I installed a fan in the downspout and then put the fogger against it so that the fog would be sucked into the pipe.

    The end result was the fog was cooled enough by the time it came out of the holes to stay low to the ground (1-3' max) and it was dispersed nicely over 2 rooms (a graveyard and a swamp).

    If you already have the stuff then this is a simple, cheap but bulky and messy solution.

    Ultimately a chiller is likely the way to go. There are lots of designs for converting a cooler into a chiller using either dry ice or regular ice.
    Jason C

  6. #16
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    Default Re: Fog Machines

    I used a bin with a flexible dryer duct and then used two sections of 10' flexible irrigation pipe to spread it out over around the perimeter of the yard. It worked pretty good until some floated into the house and my wife told me to shut the thing off...

    edit - hmm - - tried to attach images but it doesn't show them for some reason - anyway link is HERE:
    Last edited by budude; 02-29-2012 at 07:58 PM.
    Brian

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  7. #17
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    Default Re: Fog Machines

    I have a Chauvet Hurricane, 1000 watt fogger, H1300, I believe. I ran it into an ice chest chiller with a chicken wire duct inside, going from one side to the other, lengthwise. This worked great but took a lot of ice. I ran it from 6 to 9 on Halloween and had to refill the chest once. I was prepared though. For the previous month, I had been freezing milk jugs in my spare freezer. I used an air chisel to break them up. Here is the result. This is looking at my neighbors yard. The fog completely took over both yards and rolled out into the street.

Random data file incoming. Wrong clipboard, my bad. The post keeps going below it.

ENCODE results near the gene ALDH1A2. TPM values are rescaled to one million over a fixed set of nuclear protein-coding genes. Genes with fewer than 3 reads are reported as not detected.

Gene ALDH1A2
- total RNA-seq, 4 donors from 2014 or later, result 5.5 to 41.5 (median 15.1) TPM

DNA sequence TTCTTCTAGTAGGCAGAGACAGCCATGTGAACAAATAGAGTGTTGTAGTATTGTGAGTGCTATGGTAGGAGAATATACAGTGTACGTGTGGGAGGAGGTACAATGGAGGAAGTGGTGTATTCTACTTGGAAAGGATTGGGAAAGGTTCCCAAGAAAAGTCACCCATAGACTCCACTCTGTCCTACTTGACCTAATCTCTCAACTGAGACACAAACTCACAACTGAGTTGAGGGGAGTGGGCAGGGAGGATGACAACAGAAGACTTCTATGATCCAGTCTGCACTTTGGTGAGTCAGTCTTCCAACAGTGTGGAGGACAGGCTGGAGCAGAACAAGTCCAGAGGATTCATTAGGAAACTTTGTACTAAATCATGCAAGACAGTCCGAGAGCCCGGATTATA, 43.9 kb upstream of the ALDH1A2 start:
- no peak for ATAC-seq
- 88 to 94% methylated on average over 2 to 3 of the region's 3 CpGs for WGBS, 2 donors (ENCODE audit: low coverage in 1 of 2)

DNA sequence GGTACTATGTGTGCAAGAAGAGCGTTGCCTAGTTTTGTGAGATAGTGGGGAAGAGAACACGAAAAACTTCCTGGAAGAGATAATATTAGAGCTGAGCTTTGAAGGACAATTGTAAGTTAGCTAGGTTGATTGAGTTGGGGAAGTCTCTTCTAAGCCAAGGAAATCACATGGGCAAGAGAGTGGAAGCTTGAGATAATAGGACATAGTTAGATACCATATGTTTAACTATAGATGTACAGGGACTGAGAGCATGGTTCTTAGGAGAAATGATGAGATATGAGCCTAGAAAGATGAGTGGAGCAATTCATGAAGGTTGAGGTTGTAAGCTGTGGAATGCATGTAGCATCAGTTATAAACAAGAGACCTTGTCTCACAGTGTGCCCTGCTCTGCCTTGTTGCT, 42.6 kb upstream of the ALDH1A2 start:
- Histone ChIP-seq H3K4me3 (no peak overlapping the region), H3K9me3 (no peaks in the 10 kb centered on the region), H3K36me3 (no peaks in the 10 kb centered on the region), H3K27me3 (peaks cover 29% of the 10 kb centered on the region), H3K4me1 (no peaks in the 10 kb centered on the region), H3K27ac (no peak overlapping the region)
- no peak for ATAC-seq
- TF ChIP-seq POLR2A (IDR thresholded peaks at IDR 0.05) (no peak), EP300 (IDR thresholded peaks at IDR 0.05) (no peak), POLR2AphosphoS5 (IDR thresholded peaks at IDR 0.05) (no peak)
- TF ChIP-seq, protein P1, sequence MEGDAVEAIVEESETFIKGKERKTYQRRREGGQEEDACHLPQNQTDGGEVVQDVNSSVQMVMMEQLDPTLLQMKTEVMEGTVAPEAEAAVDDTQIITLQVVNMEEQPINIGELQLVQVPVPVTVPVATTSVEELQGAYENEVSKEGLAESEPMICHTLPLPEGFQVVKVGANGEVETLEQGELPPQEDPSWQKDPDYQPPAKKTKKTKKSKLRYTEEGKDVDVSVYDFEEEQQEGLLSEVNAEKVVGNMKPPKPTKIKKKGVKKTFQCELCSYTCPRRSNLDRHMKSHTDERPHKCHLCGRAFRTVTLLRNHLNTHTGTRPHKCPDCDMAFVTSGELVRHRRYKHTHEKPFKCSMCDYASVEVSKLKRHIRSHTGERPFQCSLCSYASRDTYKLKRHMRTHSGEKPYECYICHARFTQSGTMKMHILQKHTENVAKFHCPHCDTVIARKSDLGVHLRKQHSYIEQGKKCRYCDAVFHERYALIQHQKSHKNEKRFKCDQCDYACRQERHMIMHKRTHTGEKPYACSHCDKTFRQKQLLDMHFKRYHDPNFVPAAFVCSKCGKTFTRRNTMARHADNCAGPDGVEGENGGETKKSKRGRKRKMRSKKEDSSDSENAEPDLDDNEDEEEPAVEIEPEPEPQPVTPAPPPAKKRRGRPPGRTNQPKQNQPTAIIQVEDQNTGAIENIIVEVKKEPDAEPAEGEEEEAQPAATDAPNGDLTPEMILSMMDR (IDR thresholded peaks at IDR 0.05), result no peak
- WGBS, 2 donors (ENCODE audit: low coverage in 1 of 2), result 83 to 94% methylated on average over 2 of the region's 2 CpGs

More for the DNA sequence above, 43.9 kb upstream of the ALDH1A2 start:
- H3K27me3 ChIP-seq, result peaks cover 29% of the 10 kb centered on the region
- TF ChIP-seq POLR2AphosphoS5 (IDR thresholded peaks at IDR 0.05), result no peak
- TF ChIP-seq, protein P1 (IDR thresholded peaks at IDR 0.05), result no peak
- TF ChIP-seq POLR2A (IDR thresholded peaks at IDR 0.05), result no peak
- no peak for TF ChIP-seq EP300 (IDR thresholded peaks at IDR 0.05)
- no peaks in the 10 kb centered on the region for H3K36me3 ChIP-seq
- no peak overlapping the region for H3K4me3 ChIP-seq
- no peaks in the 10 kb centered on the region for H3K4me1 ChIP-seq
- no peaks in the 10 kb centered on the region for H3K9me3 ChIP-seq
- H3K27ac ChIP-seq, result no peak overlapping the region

SAM_1644.jpg
    Last edited by n8huntsman; 03-01-2012 at 12:14 AM.
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  8. #18
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    Default Re: Fog Machines

    If you do use ice chest or any plastic tubing you have to be careful around the output area of the fog machine as they do get very hot.

  9. #19
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    Default Re: Fog Machines

    You don't want to put the fogger directly on the plastic. The fog needs to mix with air when it exits the nozzle. It should be about 3 to 4 inches away. I found this to be suffiecient at keeping the plastic from melting as well.
    5 houses using:
    Renard 64, 3 Ren24's, Ren8
    4 E682 pixel controllers
    2,300 WS2801 pixel nodes
    1200 dumb RGB
    Sequenced using LSP 2.5

  10. #20
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    where the cold crisp winter weather winds nip at your noses and freezes your toe's es
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    Default Re: Fog Machines

    I use a 3v control voltage relay so I can turn the on and off with an old cell phone charger.
    Remember Watts = Volts x Amps so if you have a 400 watt fog machine a good estimate could be 400w (fog machine)= 120v (AC line in house) x Amps or 400/120 = 3.4 Amps. So a relay that holds at least 4 amps would be needed. For a 1000 watt fogger have at least a 10 Amp relay.
    But use a meter to be sure.
    Most foggers do NOT use that kind of amperage/wattage to get the fog rolling . That wattage/amperage is what the heater requires . The small pump really uses hardly any power to speak of , and thats what you are going to be turning on and off .. NOT the heating element ( which needs to stay on so that when the pump DOES engage , the fluid gets heated and converted to the infamous hot fog .